ARPA-funded projects approved include a storefront improvement program, seed money for an affordable housing trust, and a look into municipal broadband access for all of Warren.
A program aimed at providing financial assistance to restore and beautify downtown storefronts has moved forward, as has a plan to seed money into an affordable housing trust, as well as an initial examination of the feasibility of implementing a municipal internet service provider (ISP) to expand access to broadband for all of Warren.
The money for these three programs, approved unanimously by the Warren Town Council during their January meeting last week, comes from American Rescue Plan Act dollars that were allocated to Warren by the federal government, which totals just over $3 million — half of which has been received by the town, and the other half which will be allocated this summer.
“All of [these three projects] are going to require additional work before we actually expend the money, but we wanted to come to the council with these three projects in order to get your blessing to continue to move forward and to get on the path for getting these projects implemented,” explained Town Manager Kate Michaud to the Council.
Storefront improvement program - $250,000
This program would allocate grants up to $25,000 to owners of storefronts within the lone Qualified Census Tract in town — an area that includes much of Market Street, Child Street, Water Street and Main Street — in order to fix up or rejuvenate commercial frontage of buildings that have fallen into disrepair or have been vacant.
Town Planner Bob Rulli said that there would be guidelines drawn up on how applicants will be able to apply for funding, and how that work will be monitored and carried out to ensure no wasteful spending.
“We certainly don’t want to give people money in advance and then have them not do the improvements, so we’ll work through that. The administration of this would be through my office,” Rulli said. “We have an expectation there would be either engineering or architectural drawings showing us what those facade improvements would be.”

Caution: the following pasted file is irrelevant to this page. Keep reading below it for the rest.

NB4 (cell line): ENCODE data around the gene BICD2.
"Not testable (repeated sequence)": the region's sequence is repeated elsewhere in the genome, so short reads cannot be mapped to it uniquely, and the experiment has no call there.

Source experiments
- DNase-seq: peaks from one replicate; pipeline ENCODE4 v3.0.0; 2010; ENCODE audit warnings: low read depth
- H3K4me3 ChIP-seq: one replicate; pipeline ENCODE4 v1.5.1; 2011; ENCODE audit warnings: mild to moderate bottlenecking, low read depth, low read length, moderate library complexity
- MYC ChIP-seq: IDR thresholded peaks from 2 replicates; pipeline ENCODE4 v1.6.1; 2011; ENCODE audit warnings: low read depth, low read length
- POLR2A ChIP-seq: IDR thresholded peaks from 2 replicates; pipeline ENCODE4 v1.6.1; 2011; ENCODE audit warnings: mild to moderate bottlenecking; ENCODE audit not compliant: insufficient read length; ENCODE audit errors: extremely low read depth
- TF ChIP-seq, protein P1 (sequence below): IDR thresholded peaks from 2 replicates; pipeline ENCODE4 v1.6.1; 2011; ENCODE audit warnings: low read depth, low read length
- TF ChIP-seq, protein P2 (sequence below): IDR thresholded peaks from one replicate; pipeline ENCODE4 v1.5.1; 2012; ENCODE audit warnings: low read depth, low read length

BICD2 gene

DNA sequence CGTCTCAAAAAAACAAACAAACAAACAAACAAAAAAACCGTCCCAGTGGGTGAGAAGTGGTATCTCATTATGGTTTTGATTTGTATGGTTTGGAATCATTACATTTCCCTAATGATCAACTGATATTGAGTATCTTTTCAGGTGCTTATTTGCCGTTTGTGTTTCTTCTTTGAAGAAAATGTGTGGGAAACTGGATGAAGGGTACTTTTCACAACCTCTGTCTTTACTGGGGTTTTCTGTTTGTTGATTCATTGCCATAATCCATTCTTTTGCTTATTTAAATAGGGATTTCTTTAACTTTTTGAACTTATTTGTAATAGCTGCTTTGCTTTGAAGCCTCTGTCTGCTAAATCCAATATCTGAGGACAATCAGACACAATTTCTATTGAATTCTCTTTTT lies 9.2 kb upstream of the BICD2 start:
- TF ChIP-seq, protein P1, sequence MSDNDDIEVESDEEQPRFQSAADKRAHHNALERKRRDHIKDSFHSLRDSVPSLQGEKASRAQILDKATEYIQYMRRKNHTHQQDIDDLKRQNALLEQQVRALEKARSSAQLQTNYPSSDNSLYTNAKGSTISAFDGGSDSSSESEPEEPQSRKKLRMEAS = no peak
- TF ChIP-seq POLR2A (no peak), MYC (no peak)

The storefront improvement concept ranked second out of 10 priorities identified by town officials and voted on by members of the public through a survey in October.
Affordable Housing Trust - $250,000
Rulli and Michaud explained how ARPA funds would be utilized to fund an affordable housing trust to enable the creation of additional housing stock, likely in underutilized units above commercial buildings found within the aforementioned Census Tract (where the money must be spent, per federal guidelines).
Rulli said that the town would first need to establish a trust fund board to develop guidelines for how the funds would be awarded, and that they must be allocated in the form of grants with a maximum value of $50,000. Going forward, Rulli said there would be additional opportunities to fund this trust outside of utilizing finite ARPA funds.
“Moving ahead, as we talk about tax increment financing and additional revenue realized through redevelopment of the Metacom Avenue corridor, we could have additional funds that go into the Trust Fund,” he said. “Those funds could be used as more of a revolving loan.”
Improving access to affordable housing ranked seventh on the aforementioned survey about ARPA priorities.
Municipal broadband exploration - $15,000
Lastly, the town will examine the feasibility of implementing a municipal-based internet service provider to expand access to broadband internet throughout the town.
“Broadband is a priority,” Rulli said. “The state is looking at this, but we’re not sure that the state is going to move at the same speed that we want to, so what we’re suggesting is that we appropriate $15,000 to start our own study.”
Unlike the prior to initiatives, a broadband expansion program would not be limited to the downtown Census Tract and could be examined to improve internet access throughout the whole town. The scope of the study would include looking into the existing infrastructure and broadband access available, as well as what people are paying for internet and whether or not it could make sense for the town to implement its own internet service provider.
Improving broadband access ranked fifth on the residential survey in terms of ARPA priorities.
Other projects still in the works
Michaud made clear that just because these projects were brought before the Town Council first, it does not mean the town is abandoning the other initiatives identified in their initial scope of priorities, some of which will be brought forth during next month’s meeting of the Town Council.
She also explained the cautious speed the town is moving on these projects.
“The goal is first of all to be conservative, because we want to make absolutely sure that we’re spending these funds in accordance with the requirements and that we’re not putting ourselves at risk,” she said. “Because the penalty for misspending the funds is giving them back, which is not something we want to risk.”